How to increase retirement savings of 60 million employees – Robert Pozen

MIT Sloan Senior Lecturer Robert Pozen

MIT Sloan Senior Lecturer Robert Pozen

From Pensions & Investments

Senate Republicans are voting to repeal the Labor Department’s recent rules that would have expressly allowed states and cities to sponsor a type of individual retirement account, called an automatic IRA. These votes will rescind those rules, because they already have been rejected by House Republicans and the administration supports rescinding them.

While Republicans objected to a patchwork of state-sponsored retirement plans, Congress should promptly pass a federal automatic IRA invested by the private sector. This vehicle, developed by conservatives, is the most feasible way of substantially increasing retirement savings in the U.S.

About a third of all Americans have no retirement savings, and most don’t have enough to retire comfortably. The main reason: More than 60 million American employees have no retirement plan offered to them by an employer.

Such employees are eligible to set up an IRA at a qualified financial institution and receive a tax deduction. But very few get around to filling out an application and making regular contributions.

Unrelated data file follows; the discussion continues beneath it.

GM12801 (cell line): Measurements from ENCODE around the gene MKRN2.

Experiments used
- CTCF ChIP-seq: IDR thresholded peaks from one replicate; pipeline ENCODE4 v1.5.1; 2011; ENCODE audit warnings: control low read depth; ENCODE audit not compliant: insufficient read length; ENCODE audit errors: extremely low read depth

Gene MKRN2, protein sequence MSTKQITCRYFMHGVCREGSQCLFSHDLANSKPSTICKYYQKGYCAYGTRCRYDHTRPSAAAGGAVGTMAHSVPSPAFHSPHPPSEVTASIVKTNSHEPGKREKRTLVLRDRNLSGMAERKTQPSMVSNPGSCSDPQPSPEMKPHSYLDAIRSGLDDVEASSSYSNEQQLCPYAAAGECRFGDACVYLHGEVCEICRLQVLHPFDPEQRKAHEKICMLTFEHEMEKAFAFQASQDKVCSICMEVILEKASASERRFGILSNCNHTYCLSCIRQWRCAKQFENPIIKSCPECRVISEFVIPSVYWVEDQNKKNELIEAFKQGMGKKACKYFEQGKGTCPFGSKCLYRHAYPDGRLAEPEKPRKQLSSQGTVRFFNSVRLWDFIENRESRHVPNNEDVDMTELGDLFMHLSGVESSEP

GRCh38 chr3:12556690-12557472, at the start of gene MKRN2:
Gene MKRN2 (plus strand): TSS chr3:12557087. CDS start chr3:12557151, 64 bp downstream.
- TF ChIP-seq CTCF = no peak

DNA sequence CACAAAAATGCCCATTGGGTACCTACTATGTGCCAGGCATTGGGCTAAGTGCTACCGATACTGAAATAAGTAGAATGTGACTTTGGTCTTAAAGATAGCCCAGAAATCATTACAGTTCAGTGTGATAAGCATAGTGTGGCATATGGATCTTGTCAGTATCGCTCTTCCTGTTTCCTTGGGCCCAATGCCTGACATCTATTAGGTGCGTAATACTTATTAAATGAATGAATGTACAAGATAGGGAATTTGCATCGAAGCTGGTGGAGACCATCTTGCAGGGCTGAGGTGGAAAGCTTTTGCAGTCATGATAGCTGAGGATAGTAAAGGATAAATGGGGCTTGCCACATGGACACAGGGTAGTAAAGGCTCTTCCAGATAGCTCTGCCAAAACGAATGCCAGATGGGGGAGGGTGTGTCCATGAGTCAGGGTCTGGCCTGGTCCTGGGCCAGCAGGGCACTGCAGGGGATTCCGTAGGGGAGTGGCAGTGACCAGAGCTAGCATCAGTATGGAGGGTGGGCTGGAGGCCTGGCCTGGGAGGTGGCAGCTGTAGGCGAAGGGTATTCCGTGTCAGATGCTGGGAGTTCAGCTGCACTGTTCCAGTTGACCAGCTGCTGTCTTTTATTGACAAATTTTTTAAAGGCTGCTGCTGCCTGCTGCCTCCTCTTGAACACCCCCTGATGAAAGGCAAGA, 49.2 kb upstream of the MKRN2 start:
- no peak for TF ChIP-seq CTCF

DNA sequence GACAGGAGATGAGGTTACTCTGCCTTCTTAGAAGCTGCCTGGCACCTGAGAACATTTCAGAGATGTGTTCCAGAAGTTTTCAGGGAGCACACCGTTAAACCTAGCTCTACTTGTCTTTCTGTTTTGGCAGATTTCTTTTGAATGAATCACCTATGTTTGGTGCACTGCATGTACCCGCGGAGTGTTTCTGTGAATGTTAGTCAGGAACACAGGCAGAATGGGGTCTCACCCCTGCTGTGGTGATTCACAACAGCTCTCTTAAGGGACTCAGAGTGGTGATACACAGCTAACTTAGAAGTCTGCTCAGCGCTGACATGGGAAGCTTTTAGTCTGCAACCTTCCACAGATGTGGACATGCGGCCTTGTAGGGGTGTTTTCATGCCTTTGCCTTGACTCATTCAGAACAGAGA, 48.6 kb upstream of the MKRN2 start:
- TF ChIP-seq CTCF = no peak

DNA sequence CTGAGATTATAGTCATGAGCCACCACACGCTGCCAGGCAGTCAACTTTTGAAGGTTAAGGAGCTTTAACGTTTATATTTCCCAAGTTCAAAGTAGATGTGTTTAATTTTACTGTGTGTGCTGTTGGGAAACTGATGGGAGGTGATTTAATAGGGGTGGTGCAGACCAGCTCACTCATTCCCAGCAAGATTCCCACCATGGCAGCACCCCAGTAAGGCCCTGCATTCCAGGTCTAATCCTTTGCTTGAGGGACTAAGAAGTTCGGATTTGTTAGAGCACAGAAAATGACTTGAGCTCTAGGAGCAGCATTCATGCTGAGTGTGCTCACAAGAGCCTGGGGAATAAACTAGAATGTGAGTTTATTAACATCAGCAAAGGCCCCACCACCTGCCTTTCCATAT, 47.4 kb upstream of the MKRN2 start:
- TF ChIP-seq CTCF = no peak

Yet, according to many studies, if 2% or 3% of an employee’s wages were automatically placed in a retirement plan — unless he or she opted out — a substantial majority would stay in the plan. The automatic IRA was designed by conservatives at the Heritage Foundation to take advantage of this behavior response.

Here’s how it would work: Employees in companies above a certain size, without a company-sponsored retirement plan, would be required to contribute a specified percentage of their wages to an IRA plan — unless they opt out. The employers would not have to make any contribution; instead, they simply must connect their payrolls to an IRA plan run by a qualified financial institution.

Read the full post at Pensions & Investments.

Robert Pozen is a Senior Lecturer at the MIT Sloan School of Management and a Senior Fellow at the Brookings Institution.

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